rsyslogd does not log kernel messages to kern.log on Ubuntu 14.04.1 and OpenVZ

Problem: Logging dropped packets using iptables LOG policy did not work. Well, the precise problem was, that the messages did not end up in /var/log/kern.log (nor in any other log file), but they did show in 'dmesg' and /proc/kmsg.

This one was tough. Googling showed that this problem could be solved by uncommenting the line '$ModLoad imklog' in /etc/rsyslog.conf. This in turn caused kern.log to be filled with messages like 'imklog: error reading kernel log - shutting down: Bad file descriptor'. This in turn is probably caused by some strange interaction between Ubuntu and OpenVZ/virtualization combination, but initially I did not find the precise cause of the problem, nor a solution.

This link finally gives a clue what the problem is and also presents a working workaround:


Following the solution worked for me. In more detail:

Create file /etc/init/kmsg-pipe.conf with the following content:

# Ye Olde /proc/kmsg hack by Mike Gogulski 
# from http://www.nostate.com/4228/fixing-the-100-cpu-and-no-useful-output-imklogrsyslog-kernel-logging-problem-on-ubuntu-guests-under-xen-pv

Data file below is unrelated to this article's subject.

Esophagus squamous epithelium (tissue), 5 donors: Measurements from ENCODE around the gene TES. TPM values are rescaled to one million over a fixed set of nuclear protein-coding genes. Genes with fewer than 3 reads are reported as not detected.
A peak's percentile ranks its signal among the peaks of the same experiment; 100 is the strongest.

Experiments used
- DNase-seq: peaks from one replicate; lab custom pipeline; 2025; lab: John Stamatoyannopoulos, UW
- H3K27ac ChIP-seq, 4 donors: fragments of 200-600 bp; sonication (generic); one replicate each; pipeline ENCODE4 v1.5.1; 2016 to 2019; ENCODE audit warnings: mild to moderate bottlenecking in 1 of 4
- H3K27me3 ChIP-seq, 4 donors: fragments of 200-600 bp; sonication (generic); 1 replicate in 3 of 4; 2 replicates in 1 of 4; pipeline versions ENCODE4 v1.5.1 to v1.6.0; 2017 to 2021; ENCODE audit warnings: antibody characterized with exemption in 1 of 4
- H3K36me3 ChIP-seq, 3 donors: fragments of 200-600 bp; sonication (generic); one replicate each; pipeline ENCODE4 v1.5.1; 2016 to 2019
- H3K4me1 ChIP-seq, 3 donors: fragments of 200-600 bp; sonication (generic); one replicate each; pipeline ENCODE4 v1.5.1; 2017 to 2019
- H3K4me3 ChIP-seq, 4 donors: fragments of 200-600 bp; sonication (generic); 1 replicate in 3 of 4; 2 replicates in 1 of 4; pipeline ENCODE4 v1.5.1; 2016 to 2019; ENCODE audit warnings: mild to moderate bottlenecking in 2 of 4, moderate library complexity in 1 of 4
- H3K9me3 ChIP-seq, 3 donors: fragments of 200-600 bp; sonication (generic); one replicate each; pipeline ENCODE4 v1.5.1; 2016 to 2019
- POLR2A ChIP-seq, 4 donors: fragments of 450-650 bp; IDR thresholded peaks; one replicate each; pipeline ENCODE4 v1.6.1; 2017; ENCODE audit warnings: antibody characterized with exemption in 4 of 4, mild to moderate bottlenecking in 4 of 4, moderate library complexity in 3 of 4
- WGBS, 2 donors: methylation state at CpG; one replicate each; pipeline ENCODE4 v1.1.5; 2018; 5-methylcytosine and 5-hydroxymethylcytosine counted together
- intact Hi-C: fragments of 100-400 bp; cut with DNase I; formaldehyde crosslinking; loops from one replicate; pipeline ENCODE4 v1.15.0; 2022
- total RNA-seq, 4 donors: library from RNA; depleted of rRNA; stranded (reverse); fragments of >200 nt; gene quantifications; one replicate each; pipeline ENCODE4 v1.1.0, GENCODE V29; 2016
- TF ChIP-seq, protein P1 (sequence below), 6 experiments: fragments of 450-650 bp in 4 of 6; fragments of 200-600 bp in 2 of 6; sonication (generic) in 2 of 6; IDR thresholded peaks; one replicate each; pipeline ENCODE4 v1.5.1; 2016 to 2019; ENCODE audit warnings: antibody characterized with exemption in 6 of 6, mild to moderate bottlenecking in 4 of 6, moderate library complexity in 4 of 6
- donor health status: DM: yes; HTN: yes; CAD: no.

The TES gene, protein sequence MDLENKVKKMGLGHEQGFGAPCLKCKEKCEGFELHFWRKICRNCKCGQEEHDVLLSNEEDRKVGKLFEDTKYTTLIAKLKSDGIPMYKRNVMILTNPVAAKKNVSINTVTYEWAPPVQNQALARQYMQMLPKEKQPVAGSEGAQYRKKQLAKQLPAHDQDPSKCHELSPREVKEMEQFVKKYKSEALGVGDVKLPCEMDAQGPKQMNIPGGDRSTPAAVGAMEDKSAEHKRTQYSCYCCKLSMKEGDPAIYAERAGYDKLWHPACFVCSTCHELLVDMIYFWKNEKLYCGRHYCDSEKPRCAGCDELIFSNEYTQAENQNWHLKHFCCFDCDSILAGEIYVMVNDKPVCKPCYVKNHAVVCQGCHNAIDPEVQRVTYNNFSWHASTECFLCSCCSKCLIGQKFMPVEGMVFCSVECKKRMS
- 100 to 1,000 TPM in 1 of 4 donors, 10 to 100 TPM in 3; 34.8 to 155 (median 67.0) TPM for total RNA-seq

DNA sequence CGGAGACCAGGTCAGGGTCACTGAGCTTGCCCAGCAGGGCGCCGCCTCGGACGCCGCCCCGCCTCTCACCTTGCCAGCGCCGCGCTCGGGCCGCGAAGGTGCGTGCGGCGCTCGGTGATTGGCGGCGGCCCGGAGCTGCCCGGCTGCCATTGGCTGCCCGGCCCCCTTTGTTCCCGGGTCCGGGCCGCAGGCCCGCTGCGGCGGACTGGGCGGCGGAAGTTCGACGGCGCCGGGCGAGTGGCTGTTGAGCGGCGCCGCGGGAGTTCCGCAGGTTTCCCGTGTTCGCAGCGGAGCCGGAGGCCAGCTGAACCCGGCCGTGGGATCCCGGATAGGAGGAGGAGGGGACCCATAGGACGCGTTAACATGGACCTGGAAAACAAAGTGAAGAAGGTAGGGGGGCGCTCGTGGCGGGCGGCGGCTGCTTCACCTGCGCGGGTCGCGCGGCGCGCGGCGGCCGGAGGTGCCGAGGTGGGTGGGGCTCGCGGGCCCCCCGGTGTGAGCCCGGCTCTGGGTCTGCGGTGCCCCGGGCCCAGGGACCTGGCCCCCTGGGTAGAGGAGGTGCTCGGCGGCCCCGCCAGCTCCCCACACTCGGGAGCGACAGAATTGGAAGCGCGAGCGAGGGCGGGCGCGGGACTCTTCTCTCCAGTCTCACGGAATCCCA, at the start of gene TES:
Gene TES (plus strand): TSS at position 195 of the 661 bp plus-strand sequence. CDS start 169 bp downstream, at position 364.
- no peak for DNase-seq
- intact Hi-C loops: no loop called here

# This is free and unencumbered software released into the public domain under # the terms of the Unlicense [http://unlicense.org/]. 
description "/proc/kmsg pipe hack for rsyslogd" 
start on started rsyslog 
stop on stopped rsyslog 
        mkdir -p /var/run/rsyslogd || true 
        mkfifo /var/run/rsyslogd/kmsg || true 
        chown -R syslog /var/run/rsyslogd || true 
        chmod -R 700 /var/run/rsyslogd || true 
        exec dd bs=1 if=/proc/kmsg of=/var/run/rsyslogd/kmsg 

end script

This effectively creates a shadow copy of /proc/kmsg (using dd and a named pipe) which is accessible by the syslog user.

Then adapt /etc/rsyslog.conf to use this:

echo '$KLogPath /var/run/rsyslogd/kmsg' >> /etc/rsyslog.conf

Then execute the script and restart rsyslogd:

initctl start kmsg-pipe
service rsyslog restart

Now /var/log/kern.log should show kernel messages, for example iptables LOG output.